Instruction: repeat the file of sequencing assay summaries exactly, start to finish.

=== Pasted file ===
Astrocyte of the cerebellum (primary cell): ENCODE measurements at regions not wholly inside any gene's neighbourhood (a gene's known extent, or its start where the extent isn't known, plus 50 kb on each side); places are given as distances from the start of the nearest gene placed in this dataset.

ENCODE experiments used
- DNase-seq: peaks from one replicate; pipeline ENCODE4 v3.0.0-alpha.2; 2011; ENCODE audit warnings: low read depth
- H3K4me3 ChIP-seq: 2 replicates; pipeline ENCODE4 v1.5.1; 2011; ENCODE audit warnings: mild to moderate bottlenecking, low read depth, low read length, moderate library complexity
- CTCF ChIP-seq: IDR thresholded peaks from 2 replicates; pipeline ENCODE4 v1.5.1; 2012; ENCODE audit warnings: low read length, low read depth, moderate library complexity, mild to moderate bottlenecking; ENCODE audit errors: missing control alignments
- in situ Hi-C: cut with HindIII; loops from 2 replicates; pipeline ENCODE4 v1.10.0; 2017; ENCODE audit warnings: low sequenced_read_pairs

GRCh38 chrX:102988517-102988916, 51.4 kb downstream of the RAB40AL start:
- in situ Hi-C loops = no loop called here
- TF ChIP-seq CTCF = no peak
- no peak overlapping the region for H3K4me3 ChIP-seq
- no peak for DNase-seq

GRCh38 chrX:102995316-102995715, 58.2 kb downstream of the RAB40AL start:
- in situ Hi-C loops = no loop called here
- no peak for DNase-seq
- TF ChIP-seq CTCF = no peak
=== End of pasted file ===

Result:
Astrocyte of the cerebellum (primary cell): ENCODE measurements at regions not wholly inside any gene's neighbourhood (a gene's known extent, or its start where the extent isn't known, plus 50 kb on each side); places are given as distances from the start of the nearest gene placed in this dataset.

ENCODE experiments used
- DNase-seq: peaks from one replicate; pipeline ENCODE4 v3.0.0-alpha.2; 2011; ENCODE audit warnings: low read depth
- H3K4me3 ChIP-seq: 2 replicates; pipeline ENCODE4 v1.5.1; 2011; ENCODE audit warnings: mild to moderate bottlenecking, low read depth, low read length, moderate library complexity
- CTCF ChIP-seq: IDR thresholded peaks from 2 replicates; pipeline ENCODE4 v1.5.1; 2012; ENCODE audit warnings: low read length, low read depth, moderate library complexity, mild to moderate bottlenecking; ENCODE audit errors: missing control alignments
- in situ Hi-C: cut with HindIII; loops from 2 replicates; pipeline ENCODE4 v1.10.0; 2017; ENCODE audit warnings: low sequenced_read_pairs

GRCh38 chrX:102988517-102988916, 51.4 kb downstream of the RAB40AL start:
- in situ Hi-C loops = no loop called here
- TF ChIP-seq CTCF = no peak
- no peak overlapping the region for H3K4me3 ChIP-seq
- no peak for DNase-seq

GRCh38 chrX:102995316-102995715, 58.2 kb downstream of the RAB40AL start:
- in situ Hi-C loops = no loop called here
- no peak for DNase-seq
- TF ChIP-seq CTCF = no peak